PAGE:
Elected officials, development partners and community members celebrate the start of construction of the historic Arctic Mill

PROVIDENCE, RI – Governor Dan McKee, U.S. Senator Jack Reed, Congressman Jim Langevin, Rhode Island Housing, and state and local leaders today announced the start of redevelopment and adaptive reuse of the historic Arctic Mill into rental housing and commercial space. The Arctic Mill development is the adaptive reuse of two separate historic textile mill buildings into a mixed-use complex comprised of both commercial space and residential rental apartments.

“As Rhode Island continues to lead the region in economic recovery, the Arctic Mills project promises to increase the supply of affordable, market-rate housing in our state while creating well-paying construction jobs and trades lined up while reinvigorating one of Rhode Island’s historic mills,” Governor Dan McKee said. “For Rhode Island to be an attractive place to live, work, and raise a family, we must take care of the availability and quality housing – that means everything from providing supports for people experiencing homelessness, to increasing the number of affordable homes, to building more workforce housing for our families of the middle class. Our administration’s quarter-billion-dollar housing proposal now before the General Assembly will allow Rhode Island to complete more projects like this and create much-needed housing options at every level.

“It’s about preserving our history, investing in the future and revitalizing neighborhoods. I’m glad this project is using federal investments to breathe new life into this historic property and to do so in a way that will ensure that more working families can afford a place to live and new businesses can find a place to thrive,” said Senator Reed.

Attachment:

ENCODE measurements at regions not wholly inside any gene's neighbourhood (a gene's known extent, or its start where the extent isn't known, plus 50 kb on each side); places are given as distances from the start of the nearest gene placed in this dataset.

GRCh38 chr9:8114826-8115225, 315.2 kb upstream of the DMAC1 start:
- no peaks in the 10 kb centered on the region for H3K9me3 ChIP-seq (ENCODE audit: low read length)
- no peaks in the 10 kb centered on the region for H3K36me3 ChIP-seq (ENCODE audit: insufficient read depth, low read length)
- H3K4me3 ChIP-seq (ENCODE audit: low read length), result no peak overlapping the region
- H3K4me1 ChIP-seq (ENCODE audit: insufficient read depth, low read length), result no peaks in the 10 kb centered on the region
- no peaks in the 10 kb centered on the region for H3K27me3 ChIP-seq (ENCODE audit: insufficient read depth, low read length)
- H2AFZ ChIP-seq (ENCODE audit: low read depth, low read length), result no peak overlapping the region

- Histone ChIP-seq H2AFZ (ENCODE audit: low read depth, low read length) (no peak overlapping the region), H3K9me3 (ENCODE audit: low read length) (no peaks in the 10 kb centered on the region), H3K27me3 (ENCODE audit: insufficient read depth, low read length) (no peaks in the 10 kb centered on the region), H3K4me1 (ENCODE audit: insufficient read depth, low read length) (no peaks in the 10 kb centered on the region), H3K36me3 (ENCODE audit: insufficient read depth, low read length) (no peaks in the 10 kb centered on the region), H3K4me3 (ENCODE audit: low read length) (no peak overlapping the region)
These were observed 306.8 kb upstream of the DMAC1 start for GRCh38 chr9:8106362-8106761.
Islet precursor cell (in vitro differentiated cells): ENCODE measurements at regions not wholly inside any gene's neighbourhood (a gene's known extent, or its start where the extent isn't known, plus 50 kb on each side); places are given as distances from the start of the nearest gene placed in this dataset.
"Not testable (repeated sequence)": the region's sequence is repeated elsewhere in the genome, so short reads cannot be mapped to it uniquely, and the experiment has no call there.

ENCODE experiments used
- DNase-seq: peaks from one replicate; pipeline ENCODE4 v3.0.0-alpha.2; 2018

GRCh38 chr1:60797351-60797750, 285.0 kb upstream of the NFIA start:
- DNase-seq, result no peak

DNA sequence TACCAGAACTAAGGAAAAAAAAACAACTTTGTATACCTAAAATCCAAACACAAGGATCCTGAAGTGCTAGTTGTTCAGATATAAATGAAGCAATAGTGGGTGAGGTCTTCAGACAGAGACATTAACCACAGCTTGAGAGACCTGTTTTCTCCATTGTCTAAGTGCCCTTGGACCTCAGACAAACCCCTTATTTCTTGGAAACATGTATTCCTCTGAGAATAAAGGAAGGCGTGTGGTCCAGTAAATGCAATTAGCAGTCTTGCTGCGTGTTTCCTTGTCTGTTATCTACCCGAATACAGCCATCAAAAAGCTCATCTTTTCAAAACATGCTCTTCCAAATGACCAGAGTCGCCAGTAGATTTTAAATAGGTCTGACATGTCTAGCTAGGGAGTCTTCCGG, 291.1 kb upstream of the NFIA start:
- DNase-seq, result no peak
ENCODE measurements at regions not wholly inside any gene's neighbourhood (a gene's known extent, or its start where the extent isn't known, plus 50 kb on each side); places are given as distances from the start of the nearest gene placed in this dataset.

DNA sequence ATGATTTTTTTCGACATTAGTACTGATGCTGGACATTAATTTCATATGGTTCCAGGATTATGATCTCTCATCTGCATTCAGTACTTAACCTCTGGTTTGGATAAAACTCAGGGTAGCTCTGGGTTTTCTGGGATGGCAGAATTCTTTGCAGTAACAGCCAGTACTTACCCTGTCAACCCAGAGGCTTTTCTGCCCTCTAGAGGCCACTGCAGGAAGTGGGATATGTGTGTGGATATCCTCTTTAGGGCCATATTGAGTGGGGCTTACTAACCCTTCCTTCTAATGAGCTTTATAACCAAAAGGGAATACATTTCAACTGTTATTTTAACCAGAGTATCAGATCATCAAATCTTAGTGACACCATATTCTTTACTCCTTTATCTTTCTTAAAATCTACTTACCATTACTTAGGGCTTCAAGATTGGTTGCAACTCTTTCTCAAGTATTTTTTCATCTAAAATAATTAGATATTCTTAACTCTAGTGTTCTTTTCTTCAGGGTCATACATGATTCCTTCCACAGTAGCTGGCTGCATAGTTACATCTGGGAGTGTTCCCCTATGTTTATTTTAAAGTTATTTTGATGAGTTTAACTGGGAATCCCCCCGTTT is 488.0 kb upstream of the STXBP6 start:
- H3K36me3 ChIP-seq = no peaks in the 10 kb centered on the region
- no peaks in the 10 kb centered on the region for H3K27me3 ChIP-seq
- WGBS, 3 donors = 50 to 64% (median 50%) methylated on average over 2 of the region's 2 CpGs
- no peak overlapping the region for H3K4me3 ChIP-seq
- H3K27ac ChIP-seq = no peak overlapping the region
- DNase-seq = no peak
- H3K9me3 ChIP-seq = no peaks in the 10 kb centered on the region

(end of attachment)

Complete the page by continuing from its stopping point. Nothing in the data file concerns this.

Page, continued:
“Creating more affordable housing options for working families in Rhode Island is critical to economic growth and development throughout Rhode Island,” said Congressman Jim Langevin. “The ongoing transformation at Arctic Mills is a win-win situation for our state, as it expands rental housing options while preserving an important part of our state’s history.”

Located along the River Pawtuxet in West Warwick, the 19th century Arctic Mill is currently being rehabilitated by Knight Street Capital, the developer responsible for the recent rehabilitation of Pontiac Mills in Warwick. The redevelopment effort will produce a total of 136 rental units, 105 which will be at market price and 31 for households earning up to 100% of the area median income (AMI). When complete, the development will also include 10,000 square feet of office and retail space, including an on-site brewery.

Funding for Arctic Mill comes from a variety of sources, including historic federal tax credits, the RIHousing Workforce Housing Loan, the Rebuild RI Tax Credit program, and developer equity . The total development cost is $32.7 million. Administered by Commerce RI, the RebuildRI Tax Credit Program provides gap financing for commercial office, industrial, residential, mixed-use developments, construction from scratch and historic rehabilitation, offering tax credits for refundable taxes covering up to 20% – and in some cases 30% – of project costs. The state program helps qualified developers and business owners fill funding gaps in projects that promise to deliver economic development benefits. The Rebuild Rhode Island Tax Credit is not paid until the project receives a Certificate of Occupancy, then is paid over 5 years.